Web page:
For example: [weight loss], [weight loss program], [losing weight], and [weight loss for women] could all be on one page, but you wouldn’t want [weight loss for women], [losing weight with exercise], [eating healthy], and [vitamin supplements] all on one page.

Similarly, all the keywords you choose for a page should be focused on the same stage of the buying cycle. The keywords above were all centered around information gathering. You wouldn’t want to suddenly throw a keyword like [buy food for weight loss] into the mix. It’s the wrong focus for an informational page.

Architect The Site

This is the point at which you involve the developer and the designer. Now that you know what the focus of the pages is going to be, you can begin to break them apart into sections and subsections.

Many developers won’t take on a project until you can tell them how many pages you’ll need, anyway (and this is the wrong way to price projects like this, in my opinion). The more insight you have into what your finished architecture needs to be, the more helpful the designer and developer can be.

Write The Content & The Tags

Now, you have tightly focused keywords around well-themed copy. While the designer is creating the user experience, and the developer is coding the pages, write the copy.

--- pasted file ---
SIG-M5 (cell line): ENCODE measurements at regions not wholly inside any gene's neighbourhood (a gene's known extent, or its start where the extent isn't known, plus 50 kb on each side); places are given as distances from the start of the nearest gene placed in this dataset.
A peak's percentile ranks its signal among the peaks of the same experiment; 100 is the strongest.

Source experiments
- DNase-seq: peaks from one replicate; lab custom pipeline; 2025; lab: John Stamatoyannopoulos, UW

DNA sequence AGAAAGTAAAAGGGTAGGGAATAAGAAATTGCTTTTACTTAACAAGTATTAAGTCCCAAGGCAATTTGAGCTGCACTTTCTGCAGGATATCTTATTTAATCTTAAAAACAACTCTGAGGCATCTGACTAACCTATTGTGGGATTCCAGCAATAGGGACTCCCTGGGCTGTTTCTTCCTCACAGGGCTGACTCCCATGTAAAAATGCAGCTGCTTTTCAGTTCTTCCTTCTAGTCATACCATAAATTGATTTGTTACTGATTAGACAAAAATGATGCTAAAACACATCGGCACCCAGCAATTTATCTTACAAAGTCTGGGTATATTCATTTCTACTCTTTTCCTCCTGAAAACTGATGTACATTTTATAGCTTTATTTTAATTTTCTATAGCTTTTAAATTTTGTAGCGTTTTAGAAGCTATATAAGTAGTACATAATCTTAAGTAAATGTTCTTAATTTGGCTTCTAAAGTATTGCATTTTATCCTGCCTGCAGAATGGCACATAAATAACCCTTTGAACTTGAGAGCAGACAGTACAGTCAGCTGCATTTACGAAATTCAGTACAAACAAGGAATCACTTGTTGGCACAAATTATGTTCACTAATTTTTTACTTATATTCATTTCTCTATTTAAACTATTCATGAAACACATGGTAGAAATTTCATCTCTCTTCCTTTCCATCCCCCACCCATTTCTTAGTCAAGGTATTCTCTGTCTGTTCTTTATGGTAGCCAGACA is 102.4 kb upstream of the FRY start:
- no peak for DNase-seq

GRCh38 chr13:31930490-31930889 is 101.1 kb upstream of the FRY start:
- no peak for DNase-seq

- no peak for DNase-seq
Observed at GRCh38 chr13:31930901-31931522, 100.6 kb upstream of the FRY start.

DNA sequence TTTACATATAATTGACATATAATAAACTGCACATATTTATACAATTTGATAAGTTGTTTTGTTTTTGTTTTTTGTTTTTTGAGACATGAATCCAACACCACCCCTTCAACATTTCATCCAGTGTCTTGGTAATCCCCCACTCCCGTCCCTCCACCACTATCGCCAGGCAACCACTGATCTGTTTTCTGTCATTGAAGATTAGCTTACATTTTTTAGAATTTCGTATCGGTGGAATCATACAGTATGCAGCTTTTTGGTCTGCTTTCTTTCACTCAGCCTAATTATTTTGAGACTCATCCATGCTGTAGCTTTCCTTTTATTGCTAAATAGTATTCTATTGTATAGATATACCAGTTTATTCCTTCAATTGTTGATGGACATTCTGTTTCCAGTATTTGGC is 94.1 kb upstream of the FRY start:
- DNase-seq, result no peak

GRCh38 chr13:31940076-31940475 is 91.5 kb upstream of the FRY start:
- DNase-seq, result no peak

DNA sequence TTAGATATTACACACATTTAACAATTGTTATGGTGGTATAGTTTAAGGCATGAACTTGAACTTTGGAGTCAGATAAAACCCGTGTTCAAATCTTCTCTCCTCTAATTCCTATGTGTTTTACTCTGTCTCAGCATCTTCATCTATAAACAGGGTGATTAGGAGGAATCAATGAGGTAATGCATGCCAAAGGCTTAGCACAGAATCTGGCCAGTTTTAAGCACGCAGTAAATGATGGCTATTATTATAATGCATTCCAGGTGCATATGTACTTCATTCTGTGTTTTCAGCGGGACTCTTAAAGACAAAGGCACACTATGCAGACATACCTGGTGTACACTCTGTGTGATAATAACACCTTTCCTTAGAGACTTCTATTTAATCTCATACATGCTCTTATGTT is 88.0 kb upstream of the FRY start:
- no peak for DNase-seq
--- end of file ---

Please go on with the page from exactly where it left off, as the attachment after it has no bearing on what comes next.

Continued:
Use the keywords in the heading and the content without overdoing it, and then write tags that reflect the page, as well. Remember, although a description tag has no direct impact on ranking, it can certainly increase click-through rate if it’s written well.

Check Back With The Technical SEO

Before you even think about launching, be sure to check back in again with the technical SEO to make sure your site adheres to all the required best practices, that you have a redirect table properly set up, etc. Allow them to QA and do all the geeky things we do.

So now, you have a simplified approach to developing content for a new site. As you’ve probably already guessed, you can use this strategy for any content you’re developing. Just remember to focus on the keywords, and you’ll be golden.

Opinions expressed in the article are those of the guest author and not necessarily Search Engine Land.

Related Topics: Channel: SEO | How To: SEO | Keywords & Content


About The Author: is the President of an online marketing consulting company offering SEO, PPC, and Web Design services. She's been in search since 2000 and focuses on long term strategies, intuitive user experience and successful customer acquisition. She occasionally offers her personal insights on her blog, JLH Marketing.